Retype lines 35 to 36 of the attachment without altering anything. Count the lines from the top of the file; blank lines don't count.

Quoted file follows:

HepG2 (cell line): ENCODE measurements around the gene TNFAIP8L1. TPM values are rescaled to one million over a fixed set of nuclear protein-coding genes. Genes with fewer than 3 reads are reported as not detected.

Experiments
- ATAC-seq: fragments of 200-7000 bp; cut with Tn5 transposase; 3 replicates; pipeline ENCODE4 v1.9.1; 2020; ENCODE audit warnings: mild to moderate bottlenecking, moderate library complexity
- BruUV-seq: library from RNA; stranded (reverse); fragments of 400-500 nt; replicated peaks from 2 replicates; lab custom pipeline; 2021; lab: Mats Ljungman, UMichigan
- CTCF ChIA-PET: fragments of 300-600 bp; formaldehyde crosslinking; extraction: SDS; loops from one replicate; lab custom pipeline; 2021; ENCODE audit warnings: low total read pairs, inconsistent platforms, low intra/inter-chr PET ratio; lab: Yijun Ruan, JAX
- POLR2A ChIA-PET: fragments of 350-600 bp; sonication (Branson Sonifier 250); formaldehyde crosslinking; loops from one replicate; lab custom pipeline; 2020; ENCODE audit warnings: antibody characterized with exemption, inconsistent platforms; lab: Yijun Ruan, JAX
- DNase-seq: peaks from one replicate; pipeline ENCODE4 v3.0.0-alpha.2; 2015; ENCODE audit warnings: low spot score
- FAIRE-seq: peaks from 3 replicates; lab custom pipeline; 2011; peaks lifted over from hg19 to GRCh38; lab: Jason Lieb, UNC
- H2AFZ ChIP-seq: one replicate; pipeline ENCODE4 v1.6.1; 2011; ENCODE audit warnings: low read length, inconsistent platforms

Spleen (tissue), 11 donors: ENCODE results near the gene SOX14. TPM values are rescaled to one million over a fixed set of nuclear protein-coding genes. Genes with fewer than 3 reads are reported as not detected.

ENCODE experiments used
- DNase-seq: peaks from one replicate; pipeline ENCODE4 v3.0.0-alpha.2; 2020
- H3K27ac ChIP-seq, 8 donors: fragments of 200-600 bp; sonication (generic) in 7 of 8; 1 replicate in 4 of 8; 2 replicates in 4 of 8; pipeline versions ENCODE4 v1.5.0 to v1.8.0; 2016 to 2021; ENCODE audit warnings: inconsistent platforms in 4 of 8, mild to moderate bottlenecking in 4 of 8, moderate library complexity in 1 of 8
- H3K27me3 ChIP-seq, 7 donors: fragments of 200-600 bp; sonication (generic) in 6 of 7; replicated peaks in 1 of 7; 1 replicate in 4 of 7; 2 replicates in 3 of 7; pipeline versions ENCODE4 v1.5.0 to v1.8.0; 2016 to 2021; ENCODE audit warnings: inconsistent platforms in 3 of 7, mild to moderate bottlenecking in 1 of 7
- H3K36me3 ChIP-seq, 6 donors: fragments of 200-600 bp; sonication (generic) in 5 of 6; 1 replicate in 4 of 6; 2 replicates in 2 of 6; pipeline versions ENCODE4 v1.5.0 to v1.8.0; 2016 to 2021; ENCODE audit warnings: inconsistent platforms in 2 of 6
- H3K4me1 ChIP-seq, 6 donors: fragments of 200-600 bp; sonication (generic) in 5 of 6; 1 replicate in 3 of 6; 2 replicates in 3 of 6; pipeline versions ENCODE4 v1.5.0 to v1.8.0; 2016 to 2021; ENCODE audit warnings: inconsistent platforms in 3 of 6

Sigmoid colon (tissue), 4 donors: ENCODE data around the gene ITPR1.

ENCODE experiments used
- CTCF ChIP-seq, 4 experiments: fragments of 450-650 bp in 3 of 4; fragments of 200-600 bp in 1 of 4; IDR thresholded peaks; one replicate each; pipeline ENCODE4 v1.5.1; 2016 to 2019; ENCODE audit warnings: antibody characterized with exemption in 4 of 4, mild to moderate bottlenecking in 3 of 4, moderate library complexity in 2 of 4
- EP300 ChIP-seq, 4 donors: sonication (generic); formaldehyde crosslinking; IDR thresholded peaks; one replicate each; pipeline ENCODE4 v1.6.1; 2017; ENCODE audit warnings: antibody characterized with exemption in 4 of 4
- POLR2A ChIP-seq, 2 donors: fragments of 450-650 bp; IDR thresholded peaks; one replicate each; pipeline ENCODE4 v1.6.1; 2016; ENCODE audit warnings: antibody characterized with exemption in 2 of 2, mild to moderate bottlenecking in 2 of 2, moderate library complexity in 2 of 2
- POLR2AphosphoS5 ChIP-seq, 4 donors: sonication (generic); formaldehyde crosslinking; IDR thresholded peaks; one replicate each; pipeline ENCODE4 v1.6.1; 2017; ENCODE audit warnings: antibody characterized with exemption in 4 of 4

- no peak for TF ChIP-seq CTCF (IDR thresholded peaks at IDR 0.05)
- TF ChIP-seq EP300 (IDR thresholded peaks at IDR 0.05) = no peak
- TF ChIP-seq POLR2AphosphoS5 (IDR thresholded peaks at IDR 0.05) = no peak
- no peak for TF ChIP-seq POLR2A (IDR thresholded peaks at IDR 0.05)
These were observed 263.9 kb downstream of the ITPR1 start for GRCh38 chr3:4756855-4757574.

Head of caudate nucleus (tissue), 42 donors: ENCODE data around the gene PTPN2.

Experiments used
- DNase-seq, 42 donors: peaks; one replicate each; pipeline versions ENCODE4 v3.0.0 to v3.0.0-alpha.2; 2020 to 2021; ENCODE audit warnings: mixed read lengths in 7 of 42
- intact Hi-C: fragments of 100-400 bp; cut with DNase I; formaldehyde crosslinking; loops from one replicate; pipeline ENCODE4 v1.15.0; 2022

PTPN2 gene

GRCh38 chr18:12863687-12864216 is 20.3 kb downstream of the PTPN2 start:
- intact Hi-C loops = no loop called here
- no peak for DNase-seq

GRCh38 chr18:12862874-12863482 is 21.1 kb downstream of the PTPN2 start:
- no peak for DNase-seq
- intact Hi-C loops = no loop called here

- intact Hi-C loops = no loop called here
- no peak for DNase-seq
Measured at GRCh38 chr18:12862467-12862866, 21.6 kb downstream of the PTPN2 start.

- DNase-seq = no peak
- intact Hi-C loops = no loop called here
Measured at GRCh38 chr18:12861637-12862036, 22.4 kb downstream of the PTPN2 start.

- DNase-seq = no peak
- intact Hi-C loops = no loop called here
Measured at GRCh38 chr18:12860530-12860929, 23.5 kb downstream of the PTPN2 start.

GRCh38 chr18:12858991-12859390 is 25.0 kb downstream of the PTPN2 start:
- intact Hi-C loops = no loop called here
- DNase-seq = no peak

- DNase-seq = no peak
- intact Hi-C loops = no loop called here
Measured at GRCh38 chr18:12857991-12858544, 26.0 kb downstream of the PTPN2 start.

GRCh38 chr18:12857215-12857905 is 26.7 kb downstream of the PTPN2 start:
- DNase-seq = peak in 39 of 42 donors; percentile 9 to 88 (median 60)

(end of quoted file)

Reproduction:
- no peak for DNase-seq

GRCh38 chr18:12862874-12863482 is 21.1 kb downstream of the PTPN2 start: